The dynamics of policy on the language of instruction in compulsory education


Private needs and public resources

It is not a secret that for a number of different reasons some Armenian families would prefer their children to be educated in a foreign language. Since for over a decade the Armenian compulsory education system has been failing to provide quality general education and to ensure sufficient knowledge of foreign languages, such families prefer to educate their children in schools abroad, where they are not only educated in a foreign language, but are also brought up in a foreign language environment. Moreover, in the past the state discretely attempted to address this issue. For instance, there are more than 50 Armenian students at the Regent’s School in Thailand, including children of state officials.

That there is an issue is already obvious. The question is how the public policy is going to address it. Should the state heed to the needs and wants of a group of families and try to address those? The answer seems quite straightforward at a first glance: if there are families that can afford considerable sums of money to educate their children abroad, why not to open schools with a foreign language as the main language of instruction here in Armenia? Wouldn’t this keep the children and the money within Armenia? However, public policy cannot be developed on individual cases. Otherwise, the state will be compelled to satisfy the other needs of individual families as well. For instance, it is often noted that “many parents want and pay for their children not to get education”. Should state policy address such needs and preferences as well? Naturally, the answer is no.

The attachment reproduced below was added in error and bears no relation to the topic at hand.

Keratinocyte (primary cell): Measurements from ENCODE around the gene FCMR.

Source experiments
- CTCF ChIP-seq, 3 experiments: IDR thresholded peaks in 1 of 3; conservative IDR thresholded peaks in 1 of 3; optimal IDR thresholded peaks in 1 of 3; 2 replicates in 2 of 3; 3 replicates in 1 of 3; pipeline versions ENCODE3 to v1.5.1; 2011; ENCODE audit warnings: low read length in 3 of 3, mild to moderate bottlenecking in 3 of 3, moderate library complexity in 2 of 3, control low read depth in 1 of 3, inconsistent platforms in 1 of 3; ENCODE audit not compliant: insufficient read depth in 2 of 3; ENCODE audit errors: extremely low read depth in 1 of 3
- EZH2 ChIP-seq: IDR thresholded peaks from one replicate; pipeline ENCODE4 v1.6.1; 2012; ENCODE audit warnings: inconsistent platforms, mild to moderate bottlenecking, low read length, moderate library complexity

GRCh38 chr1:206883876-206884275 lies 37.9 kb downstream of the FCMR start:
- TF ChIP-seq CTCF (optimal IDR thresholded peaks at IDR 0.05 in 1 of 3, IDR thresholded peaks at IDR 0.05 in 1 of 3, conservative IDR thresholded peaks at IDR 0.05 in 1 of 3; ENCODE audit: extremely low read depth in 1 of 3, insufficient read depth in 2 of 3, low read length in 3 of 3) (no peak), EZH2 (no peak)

The liberal and the conservative under the same yoke

Public policies on education and language are interrelated. However, their basics and logics are different. Thus, educational policy provides an opportunity for alternative education and in certain cases defines the right to be educated in a foreign language for the students holding RA citizenship. Specific educational standards and curricula are developed. However, the public policy regarding private and alternative secondary education is yet underdeveloped. In general, the current picture of the public policy on education, which on surface seems liberal, has developed throughout time as a result of situational responses to particular issues. Meanwhile, throughout its development it has adjusted to the needs of the secondary education and the migration needs and preferences of families. In contrast, language policy is conservative in its core, and it neglects to address the issues rising from the developmental nature of the language. Legislation in this regard needs amendment: many legal formulations do not comply with modern concepts and definitions.

The sparks of rigid juxtaposition